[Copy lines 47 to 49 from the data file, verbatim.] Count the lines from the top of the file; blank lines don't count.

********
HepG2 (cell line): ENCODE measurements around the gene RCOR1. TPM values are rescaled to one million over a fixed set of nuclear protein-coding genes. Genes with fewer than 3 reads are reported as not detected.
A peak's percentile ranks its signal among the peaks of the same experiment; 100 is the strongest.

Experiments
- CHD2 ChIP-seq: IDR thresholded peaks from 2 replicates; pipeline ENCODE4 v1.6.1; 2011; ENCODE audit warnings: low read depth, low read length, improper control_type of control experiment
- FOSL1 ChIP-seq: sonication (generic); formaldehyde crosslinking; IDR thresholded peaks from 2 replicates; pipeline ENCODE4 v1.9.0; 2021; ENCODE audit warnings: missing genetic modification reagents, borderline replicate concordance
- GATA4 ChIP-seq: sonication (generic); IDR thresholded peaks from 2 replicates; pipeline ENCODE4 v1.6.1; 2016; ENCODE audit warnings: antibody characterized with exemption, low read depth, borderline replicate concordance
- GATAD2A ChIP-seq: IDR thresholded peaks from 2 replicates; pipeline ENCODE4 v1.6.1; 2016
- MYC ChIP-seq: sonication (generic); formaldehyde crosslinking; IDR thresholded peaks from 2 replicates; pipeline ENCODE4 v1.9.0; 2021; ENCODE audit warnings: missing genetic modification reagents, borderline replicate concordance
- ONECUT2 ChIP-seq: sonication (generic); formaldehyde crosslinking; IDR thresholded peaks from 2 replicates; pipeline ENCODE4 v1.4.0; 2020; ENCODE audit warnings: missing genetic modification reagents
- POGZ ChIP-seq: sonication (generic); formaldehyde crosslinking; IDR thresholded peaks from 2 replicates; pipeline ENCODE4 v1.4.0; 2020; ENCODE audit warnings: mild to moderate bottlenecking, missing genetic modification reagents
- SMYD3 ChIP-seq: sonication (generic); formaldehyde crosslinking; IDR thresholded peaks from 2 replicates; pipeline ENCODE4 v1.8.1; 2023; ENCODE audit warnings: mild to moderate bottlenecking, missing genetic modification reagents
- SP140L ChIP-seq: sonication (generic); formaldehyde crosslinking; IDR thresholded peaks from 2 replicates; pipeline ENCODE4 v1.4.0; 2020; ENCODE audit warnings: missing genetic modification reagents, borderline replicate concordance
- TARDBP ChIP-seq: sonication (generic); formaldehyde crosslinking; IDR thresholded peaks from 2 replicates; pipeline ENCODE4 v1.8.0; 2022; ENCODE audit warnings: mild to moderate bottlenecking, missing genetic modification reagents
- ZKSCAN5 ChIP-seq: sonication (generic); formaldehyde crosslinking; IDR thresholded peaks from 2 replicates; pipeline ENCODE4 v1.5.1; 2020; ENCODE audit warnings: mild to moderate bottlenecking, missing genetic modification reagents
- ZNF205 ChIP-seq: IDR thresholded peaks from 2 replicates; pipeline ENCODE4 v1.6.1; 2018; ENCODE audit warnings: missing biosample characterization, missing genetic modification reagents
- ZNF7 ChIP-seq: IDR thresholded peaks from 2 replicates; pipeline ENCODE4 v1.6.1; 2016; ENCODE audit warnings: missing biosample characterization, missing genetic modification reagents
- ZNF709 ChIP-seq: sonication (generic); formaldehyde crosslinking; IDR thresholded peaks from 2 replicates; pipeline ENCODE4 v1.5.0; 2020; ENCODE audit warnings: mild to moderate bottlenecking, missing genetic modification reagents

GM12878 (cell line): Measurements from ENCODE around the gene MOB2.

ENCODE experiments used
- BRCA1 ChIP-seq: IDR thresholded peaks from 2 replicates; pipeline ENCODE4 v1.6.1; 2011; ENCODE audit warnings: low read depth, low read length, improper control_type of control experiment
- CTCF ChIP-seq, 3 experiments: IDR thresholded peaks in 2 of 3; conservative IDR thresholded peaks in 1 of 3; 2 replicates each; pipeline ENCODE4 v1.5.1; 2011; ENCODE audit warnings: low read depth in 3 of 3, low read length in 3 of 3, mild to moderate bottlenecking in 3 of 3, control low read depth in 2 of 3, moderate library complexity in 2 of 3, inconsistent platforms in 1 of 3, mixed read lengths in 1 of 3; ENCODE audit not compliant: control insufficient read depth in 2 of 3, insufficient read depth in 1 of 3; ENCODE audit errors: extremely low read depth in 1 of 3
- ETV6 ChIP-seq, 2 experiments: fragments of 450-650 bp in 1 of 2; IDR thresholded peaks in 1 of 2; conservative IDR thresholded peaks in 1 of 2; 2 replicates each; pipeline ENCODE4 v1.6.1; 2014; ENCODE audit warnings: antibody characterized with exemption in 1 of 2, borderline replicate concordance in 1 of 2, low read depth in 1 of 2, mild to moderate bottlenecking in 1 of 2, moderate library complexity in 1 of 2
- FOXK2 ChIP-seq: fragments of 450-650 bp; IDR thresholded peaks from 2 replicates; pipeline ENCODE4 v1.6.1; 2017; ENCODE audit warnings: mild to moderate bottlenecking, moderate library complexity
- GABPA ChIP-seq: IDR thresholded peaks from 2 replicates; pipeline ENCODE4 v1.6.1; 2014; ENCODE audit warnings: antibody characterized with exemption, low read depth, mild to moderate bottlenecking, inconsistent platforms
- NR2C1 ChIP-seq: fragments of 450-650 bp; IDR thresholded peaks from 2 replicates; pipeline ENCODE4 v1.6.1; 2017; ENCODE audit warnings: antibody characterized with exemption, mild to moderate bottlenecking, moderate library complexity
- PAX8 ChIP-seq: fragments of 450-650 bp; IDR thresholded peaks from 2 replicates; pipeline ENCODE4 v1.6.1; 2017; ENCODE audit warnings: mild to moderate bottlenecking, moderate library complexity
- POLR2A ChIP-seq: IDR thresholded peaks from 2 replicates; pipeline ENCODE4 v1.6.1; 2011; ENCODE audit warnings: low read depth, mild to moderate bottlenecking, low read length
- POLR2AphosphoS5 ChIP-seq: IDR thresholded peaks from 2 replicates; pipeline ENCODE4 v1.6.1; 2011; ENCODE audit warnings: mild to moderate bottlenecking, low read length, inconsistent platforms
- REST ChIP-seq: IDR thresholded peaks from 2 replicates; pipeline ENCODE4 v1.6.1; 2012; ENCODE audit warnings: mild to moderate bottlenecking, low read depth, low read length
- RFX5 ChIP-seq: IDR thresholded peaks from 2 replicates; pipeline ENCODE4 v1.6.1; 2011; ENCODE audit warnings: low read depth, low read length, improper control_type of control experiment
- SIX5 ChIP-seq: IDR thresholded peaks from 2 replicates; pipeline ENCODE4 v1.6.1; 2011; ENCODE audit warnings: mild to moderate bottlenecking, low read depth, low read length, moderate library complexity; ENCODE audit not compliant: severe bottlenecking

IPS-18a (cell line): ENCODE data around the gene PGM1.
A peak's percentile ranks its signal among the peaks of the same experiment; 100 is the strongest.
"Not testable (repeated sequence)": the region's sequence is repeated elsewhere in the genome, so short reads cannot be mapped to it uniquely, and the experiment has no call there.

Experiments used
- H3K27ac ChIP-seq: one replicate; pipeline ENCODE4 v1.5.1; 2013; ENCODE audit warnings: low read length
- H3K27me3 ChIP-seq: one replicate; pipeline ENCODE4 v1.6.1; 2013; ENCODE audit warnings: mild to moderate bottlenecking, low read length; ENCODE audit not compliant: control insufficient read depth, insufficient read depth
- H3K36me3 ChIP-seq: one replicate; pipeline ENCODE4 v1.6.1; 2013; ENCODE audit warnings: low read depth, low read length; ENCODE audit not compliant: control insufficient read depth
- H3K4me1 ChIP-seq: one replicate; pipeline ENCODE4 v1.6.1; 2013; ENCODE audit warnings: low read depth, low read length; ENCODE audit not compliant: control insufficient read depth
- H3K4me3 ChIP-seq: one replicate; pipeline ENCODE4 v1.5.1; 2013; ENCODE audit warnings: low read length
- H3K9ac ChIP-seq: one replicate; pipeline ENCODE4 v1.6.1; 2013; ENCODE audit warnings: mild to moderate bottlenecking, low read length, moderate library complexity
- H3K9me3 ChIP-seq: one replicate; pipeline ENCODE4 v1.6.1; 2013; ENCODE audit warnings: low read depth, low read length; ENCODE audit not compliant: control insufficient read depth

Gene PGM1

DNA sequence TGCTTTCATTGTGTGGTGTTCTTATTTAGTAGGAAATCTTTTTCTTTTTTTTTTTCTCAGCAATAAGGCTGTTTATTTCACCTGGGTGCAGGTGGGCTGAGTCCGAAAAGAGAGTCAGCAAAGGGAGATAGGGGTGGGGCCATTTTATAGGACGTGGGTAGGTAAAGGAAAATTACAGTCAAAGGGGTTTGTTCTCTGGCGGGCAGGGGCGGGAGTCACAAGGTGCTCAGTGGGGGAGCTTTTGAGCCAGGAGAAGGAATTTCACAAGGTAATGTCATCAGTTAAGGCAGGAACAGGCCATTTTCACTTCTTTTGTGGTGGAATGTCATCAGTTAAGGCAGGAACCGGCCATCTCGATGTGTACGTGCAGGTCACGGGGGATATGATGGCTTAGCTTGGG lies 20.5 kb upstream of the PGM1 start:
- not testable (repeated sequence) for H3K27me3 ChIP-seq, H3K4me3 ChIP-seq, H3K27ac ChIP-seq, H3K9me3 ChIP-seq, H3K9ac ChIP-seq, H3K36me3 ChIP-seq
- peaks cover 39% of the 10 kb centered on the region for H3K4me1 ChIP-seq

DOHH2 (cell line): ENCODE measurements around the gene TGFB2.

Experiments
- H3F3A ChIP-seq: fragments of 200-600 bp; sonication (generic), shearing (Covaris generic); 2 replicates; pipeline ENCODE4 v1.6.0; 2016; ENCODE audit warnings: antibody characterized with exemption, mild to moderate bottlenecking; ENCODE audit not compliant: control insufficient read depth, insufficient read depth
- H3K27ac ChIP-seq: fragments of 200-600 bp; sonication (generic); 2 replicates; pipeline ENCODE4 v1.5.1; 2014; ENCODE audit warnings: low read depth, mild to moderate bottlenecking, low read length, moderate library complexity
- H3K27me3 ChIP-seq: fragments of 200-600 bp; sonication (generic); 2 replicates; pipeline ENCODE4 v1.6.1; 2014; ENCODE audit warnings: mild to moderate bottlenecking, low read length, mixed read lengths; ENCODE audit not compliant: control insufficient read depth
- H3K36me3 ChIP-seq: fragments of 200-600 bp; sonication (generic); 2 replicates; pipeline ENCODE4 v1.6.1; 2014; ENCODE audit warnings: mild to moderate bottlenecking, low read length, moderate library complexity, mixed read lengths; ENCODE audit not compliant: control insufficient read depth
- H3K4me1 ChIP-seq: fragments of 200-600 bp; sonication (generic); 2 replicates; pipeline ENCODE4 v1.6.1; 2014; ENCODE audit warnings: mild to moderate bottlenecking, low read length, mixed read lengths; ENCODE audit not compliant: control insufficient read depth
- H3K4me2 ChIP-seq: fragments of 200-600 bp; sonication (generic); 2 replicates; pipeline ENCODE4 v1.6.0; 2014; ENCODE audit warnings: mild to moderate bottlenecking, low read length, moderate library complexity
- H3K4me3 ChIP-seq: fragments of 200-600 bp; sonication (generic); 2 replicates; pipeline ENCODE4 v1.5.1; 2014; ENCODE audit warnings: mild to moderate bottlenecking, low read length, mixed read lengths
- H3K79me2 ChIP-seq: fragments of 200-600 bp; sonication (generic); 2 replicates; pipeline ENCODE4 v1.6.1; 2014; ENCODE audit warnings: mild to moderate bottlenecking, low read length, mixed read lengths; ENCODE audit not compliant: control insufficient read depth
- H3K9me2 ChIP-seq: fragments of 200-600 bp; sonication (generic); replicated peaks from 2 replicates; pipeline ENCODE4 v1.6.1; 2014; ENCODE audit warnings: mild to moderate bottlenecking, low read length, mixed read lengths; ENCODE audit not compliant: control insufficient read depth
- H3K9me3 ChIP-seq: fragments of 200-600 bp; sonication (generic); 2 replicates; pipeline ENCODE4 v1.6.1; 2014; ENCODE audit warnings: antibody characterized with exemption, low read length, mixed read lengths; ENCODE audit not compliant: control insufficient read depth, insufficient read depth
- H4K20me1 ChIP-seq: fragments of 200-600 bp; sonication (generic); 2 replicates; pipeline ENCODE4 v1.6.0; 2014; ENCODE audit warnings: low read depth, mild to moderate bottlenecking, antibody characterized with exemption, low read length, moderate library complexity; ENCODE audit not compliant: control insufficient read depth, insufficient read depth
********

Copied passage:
DOHH2 (cell line): ENCODE measurements around the gene TGFB2.

Experiments
- H3F3A ChIP-seq: fragments of 200-600 bp; sonication (generic), shearing (Covaris generic); 2 replicates; pipeline ENCODE4 v1.6.0; 2016; ENCODE audit warnings: antibody characterized with exemption, mild to moderate bottlenecking; ENCODE audit not compliant: control insufficient read depth, insufficient read depth